Sunday, February 24, 2013

From Start to Finish

     In the transportation business, there's a timeworn but still valid suggestion to "Keep on trucking." And we've all heard the phrase from Larry the Cable Guy to "Get 'er done." I feel that both of these slogans should be applied to our writing.

     Most of the writers I know--well, make that every writer I know--talks or thinks about their lack of sufficient time to spend on their writing. And it's true in most cases. Most of us lead very busy lives with many responsibilities and numerous demands that seem to eat away the day in large chunks.

     However, we all realize that to achieve some measure of success in the writing biz we must somehow chisel out some time to devote to the process of putting words on paper (or electronic storage). I don't profess to have any magic formula to make this possible for all you writers out there. You're the only one who knows your schedule and the demands made of you. But I do want do suggest that you attempt to carve out some blocks of time to devote to your projects almost every day.

    To put this idea in a shorthand version, you must maintain continuity and cognizance of your work-in-progress in order to ever achieve its completion. Sure, this will probably mean you have to give up doing other projects or activities you feel obligated to do, as well as some activities you simply enjoy doing. There's no way to add time to your day. You must set your writing goals and arrange some time to carry them out.

     I write novels, which is the most time-consuming task most of us will try to achieve. It's been compared to a marathon race. Slow and steady wins the day. You know, keep on trucking. And it's imperative that you    maintain contact with your work and make some progress in it almost every day.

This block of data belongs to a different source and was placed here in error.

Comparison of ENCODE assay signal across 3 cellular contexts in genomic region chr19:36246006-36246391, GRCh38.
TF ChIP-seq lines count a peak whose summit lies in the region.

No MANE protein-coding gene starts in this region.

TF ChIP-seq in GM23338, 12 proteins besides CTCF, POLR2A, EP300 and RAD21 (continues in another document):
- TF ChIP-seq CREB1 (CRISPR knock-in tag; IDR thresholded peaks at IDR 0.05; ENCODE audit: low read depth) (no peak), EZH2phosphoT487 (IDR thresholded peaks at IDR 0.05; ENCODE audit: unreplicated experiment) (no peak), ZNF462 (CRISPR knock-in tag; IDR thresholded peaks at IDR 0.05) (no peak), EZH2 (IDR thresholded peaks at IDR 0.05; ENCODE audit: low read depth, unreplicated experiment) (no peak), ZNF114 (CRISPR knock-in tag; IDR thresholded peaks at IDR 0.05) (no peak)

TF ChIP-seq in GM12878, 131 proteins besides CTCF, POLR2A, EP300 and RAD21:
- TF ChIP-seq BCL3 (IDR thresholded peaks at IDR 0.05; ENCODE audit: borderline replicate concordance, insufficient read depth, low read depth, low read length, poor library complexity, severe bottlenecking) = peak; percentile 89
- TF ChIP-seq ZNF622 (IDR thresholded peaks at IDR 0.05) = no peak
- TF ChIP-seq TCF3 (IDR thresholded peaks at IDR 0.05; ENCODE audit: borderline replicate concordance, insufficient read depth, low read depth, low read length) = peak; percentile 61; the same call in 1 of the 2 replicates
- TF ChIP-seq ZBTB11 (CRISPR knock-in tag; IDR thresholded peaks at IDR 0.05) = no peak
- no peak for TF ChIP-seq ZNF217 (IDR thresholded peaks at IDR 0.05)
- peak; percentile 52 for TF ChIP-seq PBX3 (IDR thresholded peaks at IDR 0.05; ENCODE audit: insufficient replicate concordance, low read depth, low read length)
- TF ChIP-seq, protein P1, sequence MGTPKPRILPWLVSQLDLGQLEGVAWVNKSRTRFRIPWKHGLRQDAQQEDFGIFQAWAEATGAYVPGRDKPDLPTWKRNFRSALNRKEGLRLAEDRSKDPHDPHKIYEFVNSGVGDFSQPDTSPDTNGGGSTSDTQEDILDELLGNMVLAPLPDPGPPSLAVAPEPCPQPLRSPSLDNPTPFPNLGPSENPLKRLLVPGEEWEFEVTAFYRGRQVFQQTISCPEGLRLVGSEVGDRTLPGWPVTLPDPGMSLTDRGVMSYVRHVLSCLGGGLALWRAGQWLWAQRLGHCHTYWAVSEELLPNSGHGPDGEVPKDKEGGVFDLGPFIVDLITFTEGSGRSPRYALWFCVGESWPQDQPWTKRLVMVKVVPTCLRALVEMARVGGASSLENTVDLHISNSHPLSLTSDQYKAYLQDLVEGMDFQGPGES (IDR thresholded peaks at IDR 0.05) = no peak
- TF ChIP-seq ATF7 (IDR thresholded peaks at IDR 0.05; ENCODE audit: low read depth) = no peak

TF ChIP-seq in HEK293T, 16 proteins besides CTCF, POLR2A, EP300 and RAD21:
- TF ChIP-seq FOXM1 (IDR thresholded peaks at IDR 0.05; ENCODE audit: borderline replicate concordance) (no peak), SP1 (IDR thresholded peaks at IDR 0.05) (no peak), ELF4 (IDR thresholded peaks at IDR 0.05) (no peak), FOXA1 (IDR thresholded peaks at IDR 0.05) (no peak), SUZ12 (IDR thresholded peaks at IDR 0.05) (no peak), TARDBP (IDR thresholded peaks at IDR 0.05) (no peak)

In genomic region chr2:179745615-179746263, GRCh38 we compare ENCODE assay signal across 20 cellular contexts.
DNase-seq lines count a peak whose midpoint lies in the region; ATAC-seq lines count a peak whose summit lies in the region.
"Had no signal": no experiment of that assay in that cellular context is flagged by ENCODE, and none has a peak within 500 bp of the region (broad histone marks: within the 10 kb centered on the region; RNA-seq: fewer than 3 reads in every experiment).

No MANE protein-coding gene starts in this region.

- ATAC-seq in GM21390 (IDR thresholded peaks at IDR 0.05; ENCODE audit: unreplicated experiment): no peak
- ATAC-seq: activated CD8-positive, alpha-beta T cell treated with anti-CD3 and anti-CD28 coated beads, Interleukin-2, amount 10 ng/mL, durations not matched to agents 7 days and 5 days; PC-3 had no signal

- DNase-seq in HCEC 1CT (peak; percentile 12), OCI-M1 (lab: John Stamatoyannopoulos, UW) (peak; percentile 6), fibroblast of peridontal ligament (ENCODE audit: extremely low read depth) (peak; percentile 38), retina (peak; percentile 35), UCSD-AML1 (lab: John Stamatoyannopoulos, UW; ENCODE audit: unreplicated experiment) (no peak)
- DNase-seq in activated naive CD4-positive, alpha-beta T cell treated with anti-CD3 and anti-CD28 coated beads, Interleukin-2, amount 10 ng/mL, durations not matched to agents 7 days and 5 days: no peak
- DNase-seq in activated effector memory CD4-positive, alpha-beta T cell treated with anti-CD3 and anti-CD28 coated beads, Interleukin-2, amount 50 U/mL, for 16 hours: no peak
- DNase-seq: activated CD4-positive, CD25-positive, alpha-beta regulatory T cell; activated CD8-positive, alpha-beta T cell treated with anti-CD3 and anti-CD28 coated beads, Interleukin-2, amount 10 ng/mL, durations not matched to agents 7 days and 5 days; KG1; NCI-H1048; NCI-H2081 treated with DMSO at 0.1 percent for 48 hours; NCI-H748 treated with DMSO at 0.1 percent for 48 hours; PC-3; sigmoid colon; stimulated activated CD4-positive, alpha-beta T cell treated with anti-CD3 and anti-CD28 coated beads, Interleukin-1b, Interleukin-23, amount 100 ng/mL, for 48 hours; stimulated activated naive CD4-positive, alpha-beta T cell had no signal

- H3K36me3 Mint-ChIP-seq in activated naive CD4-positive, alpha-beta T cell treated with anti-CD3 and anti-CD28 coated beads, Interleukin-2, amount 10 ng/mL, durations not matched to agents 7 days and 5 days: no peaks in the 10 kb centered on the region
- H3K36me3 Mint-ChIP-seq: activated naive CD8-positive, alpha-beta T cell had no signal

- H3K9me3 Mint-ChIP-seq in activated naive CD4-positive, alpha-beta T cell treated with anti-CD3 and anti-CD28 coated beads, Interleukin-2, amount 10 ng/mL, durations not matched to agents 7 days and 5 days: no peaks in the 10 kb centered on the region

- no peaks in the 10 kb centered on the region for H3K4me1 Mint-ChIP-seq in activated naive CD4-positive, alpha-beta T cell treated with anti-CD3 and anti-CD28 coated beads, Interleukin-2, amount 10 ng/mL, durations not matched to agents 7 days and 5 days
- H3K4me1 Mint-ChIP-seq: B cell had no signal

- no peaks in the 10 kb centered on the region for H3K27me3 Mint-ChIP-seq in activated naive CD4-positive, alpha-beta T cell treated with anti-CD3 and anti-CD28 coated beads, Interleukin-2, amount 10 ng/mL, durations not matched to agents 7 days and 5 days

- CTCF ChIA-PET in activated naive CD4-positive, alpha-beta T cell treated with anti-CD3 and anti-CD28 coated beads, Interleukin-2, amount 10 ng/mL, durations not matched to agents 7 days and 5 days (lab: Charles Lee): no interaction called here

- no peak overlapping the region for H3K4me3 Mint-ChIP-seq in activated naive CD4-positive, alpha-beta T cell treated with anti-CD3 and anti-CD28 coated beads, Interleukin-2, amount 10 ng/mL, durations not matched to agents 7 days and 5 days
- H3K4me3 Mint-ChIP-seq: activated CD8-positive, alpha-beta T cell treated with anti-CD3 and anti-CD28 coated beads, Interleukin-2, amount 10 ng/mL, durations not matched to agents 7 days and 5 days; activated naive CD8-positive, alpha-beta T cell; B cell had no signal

The advantages to maintaining momentum in writing are many. By revisiting your project almost daily, you keep the piece in both your conscious and subconscious mind. Even when you sleep, your brain is working on solutions to problems in the project. And you don't have to waste precious time going back over your writing to see what the heck you were contemplating or attempting with the piece when you were working on it two weeks before, and where you were thinking about going with it next.

     Maintain that continuity and cognizance of your project, and you'll reach completion of it. Organize your time, keep your project in mind, and watch your productivity increase. In other words, "Keep on trucking" and you'll surely "Get 'er done." The day your type THE END will be a fine testament to your discipline.
   


   

     

4 comments:

Julie Luek said...
This comment has been removed by the author.
Julie Luek said...

Try that again:

I just read and wrote down a quote from Daniel Pink: Writer's block is bunk. It's simply a sad excuse for not confronting the blinking cursor and your own inadequacies.

He also said: Muses are for amateurs-- the rest of us just show up and get to work.

Well said, Mr. Pink. You're right, of course, we have to write

Beryl Reichenberg said...

I enjoy creating, so it doesn't seem like a job. If I have a block with one project, I turn to another. Somehow, presto, the block is gone when I return. But finding time to create can be challenging as "life" seems to intrude everywhere. You are right, even then our minds are always at work. Thanks for the reminder, Beryl

Marilyn Meredith a.k.a. F. M. Meredith said...

Good post, Mark, keeping at it is what gets it done. Of course we all have things that interrupt the flow--but that's to be expected.